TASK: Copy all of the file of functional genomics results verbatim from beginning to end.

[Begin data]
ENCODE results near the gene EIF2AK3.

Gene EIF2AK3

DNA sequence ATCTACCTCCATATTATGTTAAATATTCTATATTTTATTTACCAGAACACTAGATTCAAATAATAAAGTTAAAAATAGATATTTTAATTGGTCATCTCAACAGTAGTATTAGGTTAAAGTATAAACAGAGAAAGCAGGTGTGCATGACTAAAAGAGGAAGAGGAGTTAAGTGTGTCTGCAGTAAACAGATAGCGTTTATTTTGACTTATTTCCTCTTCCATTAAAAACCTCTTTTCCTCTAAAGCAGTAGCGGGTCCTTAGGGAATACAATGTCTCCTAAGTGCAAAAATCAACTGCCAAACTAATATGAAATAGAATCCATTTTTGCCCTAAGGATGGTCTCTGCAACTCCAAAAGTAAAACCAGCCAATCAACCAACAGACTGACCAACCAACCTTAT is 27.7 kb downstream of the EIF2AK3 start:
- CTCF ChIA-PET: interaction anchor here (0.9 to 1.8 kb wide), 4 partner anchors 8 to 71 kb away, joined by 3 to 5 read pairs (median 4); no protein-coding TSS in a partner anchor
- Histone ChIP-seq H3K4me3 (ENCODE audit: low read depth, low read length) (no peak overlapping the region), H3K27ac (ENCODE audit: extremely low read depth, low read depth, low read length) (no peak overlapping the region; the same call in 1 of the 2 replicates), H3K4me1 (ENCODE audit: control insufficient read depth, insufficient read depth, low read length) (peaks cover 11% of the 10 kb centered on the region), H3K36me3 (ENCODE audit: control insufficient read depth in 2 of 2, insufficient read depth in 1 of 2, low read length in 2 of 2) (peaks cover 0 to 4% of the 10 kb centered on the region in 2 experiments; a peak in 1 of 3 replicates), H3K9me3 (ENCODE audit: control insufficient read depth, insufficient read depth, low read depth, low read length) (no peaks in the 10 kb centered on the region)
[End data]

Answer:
ENCODE results near the gene EIF2AK3.

Gene EIF2AK3

DNA sequence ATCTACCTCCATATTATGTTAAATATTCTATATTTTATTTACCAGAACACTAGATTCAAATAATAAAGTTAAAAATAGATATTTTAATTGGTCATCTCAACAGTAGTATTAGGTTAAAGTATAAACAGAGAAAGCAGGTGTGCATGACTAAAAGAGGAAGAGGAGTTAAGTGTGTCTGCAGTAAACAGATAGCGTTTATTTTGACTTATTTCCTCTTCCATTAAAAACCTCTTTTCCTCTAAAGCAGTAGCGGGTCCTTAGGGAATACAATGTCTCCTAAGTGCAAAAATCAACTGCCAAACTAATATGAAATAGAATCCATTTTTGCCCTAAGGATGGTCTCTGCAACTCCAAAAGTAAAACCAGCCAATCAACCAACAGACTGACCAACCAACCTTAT is 27.7 kb downstream of the EIF2AK3 start:
- CTCF ChIA-PET: interaction anchor here (0.9 to 1.8 kb wide), 4 partner anchors 8 to 71 kb away, joined by 3 to 5 read pairs (median 4); no protein-coding TSS in a partner anchor
- Histone ChIP-seq H3K4me3 (ENCODE audit: low read depth, low read length) (no peak overlapping the region), H3K27ac (ENCODE audit: extremely low read depth, low read depth, low read length) (no peak overlapping the region; the same call in 1 of the 2 replicates), H3K4me1 (ENCODE audit: control insufficient read depth, insufficient read depth, low read length) (peaks cover 11% of the 10 kb centered on the region), H3K36me3 (ENCODE audit: control insufficient read depth in 2 of 2, insufficient read depth in 1 of 2, low read length in 2 of 2) (peaks cover 0 to 4% of the 10 kb centered on the region in 2 experiments; a peak in 1 of 3 replicates), H3K9me3 (ENCODE audit: control insufficient read depth, insufficient read depth, low read depth, low read length) (no peaks in the 10 kb centered on the region)